AI bias is certainly a consideration. That is why I have been telling our team, ‘Whatever data we get, it’s all Caucasian data. We have to generate our own data.’ In fact, you’ll be surprised to hear that 38% of the patients in our cohort have certain gene expressions which have never been reported.“

“We know the genetic makeup makes a difference in the treatment and the outcome. So, we will generate the data and do comparisons and see what the difference is. In five years, it will make a dramatic difference, because we will have our own data.”

Precision medicine depends on effective diagnosis— and addressing cultural barriers to screening

“I look at the precision medicine transformation like another major change: In the early 2000s, we were in a totally different space. We were just coming out of the cobalt era, and what we did at HCG is take the bull by the horns and say, ‘We are going to bring linacs.’”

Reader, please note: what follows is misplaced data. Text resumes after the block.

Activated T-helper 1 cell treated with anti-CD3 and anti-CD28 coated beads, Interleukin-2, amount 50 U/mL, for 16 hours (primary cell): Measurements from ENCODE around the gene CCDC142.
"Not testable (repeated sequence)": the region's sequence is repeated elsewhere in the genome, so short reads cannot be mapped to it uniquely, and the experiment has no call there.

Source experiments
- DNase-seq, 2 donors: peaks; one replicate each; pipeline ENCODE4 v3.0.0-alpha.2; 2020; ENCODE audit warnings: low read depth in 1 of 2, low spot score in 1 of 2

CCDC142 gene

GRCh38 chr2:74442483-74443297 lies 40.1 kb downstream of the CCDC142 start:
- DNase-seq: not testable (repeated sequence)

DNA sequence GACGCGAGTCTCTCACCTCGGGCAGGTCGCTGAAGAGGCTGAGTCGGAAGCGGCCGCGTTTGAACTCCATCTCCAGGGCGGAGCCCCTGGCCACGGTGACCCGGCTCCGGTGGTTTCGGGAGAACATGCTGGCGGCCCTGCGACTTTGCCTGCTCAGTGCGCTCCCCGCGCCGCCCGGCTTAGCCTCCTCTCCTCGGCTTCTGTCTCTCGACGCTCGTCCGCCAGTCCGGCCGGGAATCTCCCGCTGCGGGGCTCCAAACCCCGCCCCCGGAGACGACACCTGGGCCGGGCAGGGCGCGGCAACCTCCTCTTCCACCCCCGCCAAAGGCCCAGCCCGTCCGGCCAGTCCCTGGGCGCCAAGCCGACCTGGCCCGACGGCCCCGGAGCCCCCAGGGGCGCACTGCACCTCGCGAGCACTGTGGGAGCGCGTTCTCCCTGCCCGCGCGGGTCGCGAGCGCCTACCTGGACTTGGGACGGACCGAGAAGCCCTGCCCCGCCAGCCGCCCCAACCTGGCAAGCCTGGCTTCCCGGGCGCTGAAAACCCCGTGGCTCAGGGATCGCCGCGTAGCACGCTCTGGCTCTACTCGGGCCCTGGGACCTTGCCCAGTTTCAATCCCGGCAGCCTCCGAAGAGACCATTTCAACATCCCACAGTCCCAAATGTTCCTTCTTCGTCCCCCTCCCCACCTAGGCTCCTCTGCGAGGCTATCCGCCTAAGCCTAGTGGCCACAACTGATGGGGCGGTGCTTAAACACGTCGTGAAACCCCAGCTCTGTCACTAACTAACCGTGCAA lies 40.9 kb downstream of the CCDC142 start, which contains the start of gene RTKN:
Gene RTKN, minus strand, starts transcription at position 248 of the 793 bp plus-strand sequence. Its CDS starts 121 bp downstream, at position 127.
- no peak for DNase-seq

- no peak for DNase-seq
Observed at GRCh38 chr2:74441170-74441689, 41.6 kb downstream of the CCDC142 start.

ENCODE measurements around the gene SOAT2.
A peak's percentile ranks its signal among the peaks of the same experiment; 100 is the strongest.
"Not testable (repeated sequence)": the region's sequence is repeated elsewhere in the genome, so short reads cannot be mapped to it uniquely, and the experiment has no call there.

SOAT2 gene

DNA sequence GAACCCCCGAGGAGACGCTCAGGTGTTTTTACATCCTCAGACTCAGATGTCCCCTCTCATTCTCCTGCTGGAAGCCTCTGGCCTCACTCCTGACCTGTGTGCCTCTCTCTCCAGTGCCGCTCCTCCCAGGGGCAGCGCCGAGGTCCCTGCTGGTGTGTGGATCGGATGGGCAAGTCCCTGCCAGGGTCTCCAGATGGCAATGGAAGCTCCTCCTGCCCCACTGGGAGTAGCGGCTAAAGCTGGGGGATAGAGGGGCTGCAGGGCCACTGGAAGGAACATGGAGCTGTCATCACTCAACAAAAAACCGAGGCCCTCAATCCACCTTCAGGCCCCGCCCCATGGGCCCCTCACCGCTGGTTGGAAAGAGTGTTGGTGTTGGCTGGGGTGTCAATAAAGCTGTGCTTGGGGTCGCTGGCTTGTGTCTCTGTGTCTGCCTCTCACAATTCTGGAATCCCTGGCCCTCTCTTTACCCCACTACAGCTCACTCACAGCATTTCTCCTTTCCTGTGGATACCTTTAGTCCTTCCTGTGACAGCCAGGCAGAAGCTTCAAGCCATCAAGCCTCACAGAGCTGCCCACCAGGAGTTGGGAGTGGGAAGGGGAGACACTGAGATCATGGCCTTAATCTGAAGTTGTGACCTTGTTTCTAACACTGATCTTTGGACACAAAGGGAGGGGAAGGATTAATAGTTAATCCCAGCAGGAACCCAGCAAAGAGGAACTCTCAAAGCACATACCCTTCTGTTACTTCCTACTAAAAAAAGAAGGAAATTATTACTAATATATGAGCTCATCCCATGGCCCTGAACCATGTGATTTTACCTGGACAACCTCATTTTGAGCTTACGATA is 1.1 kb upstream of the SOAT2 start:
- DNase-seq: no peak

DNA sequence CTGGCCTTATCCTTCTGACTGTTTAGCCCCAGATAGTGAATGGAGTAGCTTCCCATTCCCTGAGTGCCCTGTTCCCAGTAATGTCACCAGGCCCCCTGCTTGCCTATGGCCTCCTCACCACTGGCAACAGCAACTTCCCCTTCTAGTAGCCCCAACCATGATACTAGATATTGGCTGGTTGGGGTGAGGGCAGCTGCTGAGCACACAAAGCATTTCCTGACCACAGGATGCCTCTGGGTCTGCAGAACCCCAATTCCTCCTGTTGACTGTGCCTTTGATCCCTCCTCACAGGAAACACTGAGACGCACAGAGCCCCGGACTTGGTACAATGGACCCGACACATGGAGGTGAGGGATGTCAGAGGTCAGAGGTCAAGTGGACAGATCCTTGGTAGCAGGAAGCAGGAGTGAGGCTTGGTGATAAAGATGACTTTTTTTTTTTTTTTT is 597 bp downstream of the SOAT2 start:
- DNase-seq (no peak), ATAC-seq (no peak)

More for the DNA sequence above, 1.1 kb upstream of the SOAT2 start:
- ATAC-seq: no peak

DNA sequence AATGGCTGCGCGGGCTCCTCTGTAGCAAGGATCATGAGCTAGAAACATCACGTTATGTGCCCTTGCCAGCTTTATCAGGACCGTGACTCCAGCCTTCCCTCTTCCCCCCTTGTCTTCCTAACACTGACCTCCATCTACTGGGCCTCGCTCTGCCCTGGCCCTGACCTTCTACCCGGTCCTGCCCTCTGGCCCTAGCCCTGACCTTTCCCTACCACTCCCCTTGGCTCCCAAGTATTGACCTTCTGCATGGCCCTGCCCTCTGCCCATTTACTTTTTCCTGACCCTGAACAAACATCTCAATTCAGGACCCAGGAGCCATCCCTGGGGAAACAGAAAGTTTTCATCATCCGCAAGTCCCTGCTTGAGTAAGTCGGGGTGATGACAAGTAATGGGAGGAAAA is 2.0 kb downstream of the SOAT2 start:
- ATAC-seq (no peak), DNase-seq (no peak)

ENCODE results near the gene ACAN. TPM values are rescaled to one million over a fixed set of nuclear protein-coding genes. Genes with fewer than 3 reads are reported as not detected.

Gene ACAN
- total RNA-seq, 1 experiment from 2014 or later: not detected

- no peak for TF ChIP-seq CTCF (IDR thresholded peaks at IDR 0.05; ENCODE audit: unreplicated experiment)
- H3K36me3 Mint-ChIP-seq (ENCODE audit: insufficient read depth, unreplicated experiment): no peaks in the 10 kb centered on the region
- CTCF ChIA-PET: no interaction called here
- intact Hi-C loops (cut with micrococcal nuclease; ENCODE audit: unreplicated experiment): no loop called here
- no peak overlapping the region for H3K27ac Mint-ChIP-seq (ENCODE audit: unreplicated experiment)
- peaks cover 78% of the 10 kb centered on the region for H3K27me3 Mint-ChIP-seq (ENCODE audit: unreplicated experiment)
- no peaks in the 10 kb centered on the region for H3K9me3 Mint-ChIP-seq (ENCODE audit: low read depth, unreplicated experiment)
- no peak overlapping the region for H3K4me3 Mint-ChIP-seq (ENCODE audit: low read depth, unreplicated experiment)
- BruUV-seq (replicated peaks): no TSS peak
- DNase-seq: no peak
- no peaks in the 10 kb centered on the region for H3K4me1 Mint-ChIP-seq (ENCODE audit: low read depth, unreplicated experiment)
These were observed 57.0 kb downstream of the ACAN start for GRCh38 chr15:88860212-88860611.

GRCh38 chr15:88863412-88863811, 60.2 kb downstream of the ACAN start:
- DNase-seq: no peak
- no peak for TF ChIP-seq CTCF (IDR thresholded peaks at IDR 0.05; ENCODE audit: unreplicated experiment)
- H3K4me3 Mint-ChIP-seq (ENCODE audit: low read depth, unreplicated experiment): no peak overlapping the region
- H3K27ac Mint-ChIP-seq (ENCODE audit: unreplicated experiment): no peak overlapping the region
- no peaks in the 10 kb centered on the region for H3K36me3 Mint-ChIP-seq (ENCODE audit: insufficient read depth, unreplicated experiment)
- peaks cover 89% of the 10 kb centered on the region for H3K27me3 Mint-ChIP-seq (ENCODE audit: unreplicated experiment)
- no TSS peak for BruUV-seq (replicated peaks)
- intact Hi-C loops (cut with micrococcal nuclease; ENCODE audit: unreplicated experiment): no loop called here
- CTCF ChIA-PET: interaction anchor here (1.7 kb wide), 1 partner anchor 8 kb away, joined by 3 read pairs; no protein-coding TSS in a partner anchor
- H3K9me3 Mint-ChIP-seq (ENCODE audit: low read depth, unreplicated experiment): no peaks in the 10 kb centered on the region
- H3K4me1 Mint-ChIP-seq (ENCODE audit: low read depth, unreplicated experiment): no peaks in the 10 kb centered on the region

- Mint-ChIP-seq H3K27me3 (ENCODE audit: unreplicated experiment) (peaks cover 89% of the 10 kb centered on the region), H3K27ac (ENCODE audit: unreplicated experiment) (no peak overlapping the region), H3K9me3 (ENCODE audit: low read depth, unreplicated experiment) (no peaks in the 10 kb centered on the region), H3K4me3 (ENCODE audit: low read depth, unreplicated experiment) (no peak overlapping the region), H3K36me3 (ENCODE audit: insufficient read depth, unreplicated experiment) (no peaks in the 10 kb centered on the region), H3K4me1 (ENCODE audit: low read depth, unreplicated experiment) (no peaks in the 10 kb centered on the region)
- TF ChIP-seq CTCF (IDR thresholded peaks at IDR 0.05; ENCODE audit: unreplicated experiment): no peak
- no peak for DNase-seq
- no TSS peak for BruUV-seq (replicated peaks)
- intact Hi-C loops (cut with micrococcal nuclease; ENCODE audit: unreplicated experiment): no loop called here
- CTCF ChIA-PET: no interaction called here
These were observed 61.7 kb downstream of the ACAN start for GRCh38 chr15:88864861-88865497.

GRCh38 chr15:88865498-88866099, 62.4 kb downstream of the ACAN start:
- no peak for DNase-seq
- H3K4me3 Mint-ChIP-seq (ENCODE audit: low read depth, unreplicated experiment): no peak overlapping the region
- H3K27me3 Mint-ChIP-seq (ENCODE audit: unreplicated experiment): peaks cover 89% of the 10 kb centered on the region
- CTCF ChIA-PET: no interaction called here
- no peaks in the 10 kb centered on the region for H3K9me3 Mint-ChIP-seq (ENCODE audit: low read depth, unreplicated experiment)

“Today, the shift we need to see is proper analysis of the data to make sure the patient gets the right treatment—the first time. When you don’t give the right treatment to the patient and the disease comes back, the cost to treat that patient becomes comparatively high  because they keep coming back for treatment. And more importantly, they may not even live.”

“So we are striving hard to really showcase why ‘first time—right treatment’ is actually more cost effective across the lifetime of a patient. Also, healthy patients are more productive, and they live longer, which is what the society wants. It’s not that often that the economic best interest aligns with the quality-of-life best interest—where doing the right thing is also going to save money on the long term.”

The overlooked factor: Changing cultural perceptions of cancer treatment

“If I think about cancer care in India 10 years ago? We’ve certainly seen great improvement. With treatment, there is a dramatic change in some states—areas where the quality of care has improved dramatically and become more accessible because of what the state government is doing there. Whereas if you look at certain other states [that aren’t implementing the same policies], the patients are not receiving the same high quality of care. The important thing is to collect data and showcase why certain states are doing better. That is what we, as a cancer care provider, have been trying to do.”